Kaufmann Mercantile

Kaufmann Mercantile has been one of my favorite stores to keep up with since shortly after they launched in 2010.   They’ve grow their online presence from just a handful of products into an ecompassing lifestyle store- while masterfully keeping their brand image focused and product assortment sharp.  I consider this bottle opener to be one of my best purchases ever (it’s that fantastic), and have spent hours reading article after article on the reference section of their site.  Emails are addressed from Sebastian directly, and it works- when I open them, I feel like I’m having a personal dialogue, that the message inside was meant just for me.  The product copy is wonderfully crafted and full of interesting information, and their stance on discounting is somewhat revolutionary in a world of “sale-on-sale”.  (And, having worked with many of the same sources in my own career as a buyer, I have complete faith in their eye for quality and make).

There is a movement in retailing that Kaufmann Mercantile was on the early edge of, a market shift towards what Everlane is marketing as “radical transparency”, Zady as “conscious consumerism”, Cuyana as “fewer, better”.  Consumers are demanding to know more about the products they are buying- whether it be food, t-shirts, or pots and pans- and by purchasing a product, are also crafting their own social and ethical image.  As retailers respond, the market is begining to become heavy with brands that are pushing artisan story, open sourcing, objects with meaning, considered design- and now consumers have the responsibility of learning to thoughtfully navigate this new shopping landscape, where every purchase is filled with information and importance.

As an early leader of this movement, which is quickly changing why and how we buy (a topic I would love to research should I ever decide to go back to school- for now, this is a solid overview of new retailers), Kaufmann Mercantile has built their presence on offering quality items, supported by great story, and of always of high aesthetic.  Their assortment sits together beautifully as a collection, united by quality and make, and the brand relays a consistent, considered point-of-view at all points.  In a marketplace that is chasing authenticity, the brand stands out as having a true voice, developed through conversation with their customer and products that without exception tie into and celebrate their brand story.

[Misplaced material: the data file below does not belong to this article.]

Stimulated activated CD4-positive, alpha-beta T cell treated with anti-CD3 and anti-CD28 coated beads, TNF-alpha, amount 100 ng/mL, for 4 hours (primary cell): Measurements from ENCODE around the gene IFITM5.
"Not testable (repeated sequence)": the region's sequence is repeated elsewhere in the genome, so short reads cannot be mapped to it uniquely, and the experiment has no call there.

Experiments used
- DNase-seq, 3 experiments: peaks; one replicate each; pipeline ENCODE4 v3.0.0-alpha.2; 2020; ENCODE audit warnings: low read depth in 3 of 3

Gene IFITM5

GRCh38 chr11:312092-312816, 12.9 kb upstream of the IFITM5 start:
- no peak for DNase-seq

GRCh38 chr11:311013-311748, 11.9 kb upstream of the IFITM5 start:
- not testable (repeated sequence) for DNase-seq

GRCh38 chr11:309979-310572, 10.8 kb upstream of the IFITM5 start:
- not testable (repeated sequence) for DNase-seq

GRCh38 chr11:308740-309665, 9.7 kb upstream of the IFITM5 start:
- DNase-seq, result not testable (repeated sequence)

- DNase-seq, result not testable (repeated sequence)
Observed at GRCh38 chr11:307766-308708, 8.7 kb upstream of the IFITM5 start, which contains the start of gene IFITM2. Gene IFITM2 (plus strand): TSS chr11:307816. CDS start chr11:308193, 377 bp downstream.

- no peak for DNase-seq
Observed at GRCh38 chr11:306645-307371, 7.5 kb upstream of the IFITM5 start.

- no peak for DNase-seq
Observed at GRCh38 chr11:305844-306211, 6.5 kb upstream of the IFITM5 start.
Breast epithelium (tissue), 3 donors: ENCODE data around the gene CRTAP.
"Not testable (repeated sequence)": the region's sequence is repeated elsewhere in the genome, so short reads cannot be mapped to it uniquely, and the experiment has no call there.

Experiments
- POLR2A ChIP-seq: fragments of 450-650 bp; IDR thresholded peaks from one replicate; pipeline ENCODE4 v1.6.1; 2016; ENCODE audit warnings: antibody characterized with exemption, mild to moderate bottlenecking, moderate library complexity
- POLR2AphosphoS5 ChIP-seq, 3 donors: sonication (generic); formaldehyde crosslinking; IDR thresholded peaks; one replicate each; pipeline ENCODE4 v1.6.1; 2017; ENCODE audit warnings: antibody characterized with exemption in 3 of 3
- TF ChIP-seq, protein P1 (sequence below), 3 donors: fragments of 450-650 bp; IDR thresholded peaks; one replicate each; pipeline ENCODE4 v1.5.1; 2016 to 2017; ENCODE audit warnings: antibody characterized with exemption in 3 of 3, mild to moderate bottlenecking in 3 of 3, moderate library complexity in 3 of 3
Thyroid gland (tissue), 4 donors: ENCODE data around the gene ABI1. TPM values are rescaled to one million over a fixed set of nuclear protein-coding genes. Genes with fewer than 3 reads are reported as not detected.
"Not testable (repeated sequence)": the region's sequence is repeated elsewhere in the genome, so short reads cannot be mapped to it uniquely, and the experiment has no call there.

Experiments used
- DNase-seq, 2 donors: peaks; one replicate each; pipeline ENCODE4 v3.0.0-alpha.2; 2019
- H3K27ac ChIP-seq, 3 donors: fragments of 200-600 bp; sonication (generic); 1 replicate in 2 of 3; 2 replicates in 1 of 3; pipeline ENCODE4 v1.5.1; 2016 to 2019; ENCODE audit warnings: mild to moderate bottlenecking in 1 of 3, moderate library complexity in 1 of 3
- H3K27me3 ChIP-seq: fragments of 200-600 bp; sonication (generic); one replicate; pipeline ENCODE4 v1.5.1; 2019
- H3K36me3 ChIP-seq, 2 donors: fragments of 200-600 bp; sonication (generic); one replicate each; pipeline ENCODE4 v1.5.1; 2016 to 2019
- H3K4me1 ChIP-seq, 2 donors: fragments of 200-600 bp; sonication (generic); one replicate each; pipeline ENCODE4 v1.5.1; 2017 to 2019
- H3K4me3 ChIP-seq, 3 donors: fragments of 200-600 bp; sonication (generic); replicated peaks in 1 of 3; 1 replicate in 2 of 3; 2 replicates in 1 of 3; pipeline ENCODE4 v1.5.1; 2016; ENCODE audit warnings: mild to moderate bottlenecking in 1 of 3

So, enough flattery- I do see some opportunities for them, but clearly I am a big fan of what they are doing.  Recently, I landed on the KM website and saw this new campaign.  It immediately grabbed my interest.  Even more noteworthy is that despite the daily deluge of marketing and advertising noise that crosses my path, I found my self clicking back several times over the next few days to read it again.

 After giving it some thought, there are a few things here that I find myself respnding to.  It not only highlights process, story, and the human element of making, but it ties all of this rich story to product, and even further, directly compels the customer to buy.

  1. It tells a great story, involving the reader immediately by positioning an issue to be solved (not all products are created equal), and then thoughtfuly delivering a solution.
  2. It capitalizes on brand credibility and trust, proven to increase engagement and conversion rates.
  3. It features product- the larger brand message is channeled into one, single physical item for sale.
  4. It compels the reader to buy through psychological several levers: exclusiveness, guarantee of quality, social good, social inclusiveness, and shared ownership of the process.
  5. It is visually engaging, graphic, clear, and aesthetically pleasing.
  6. It respects the customer’s intelligence and engages the customer, brand, product, and makers in true, multi-dimensional conversation.
  7. It encapsulates the brand values in a concise, relatable tone.

Often in the online market, we see messaging that either celebrates story without product, or is so product-centric that it falls flat.  The balance in this piece is great, and as a long-time follower of Kaufmann Mercantile, it signals an interesting new direction for them- one that is aligned with the roots of their brand while still pushing forward and giving them new relevance.  Well done in my book.


images via Kaufmann Mercantile and here. endnote- while putting together this post, I did some research on two of the men behind the brand- founder, Sebastian Kaufmann, and product researcher Nathan Needle.  For some further reading, check out articles here, here and here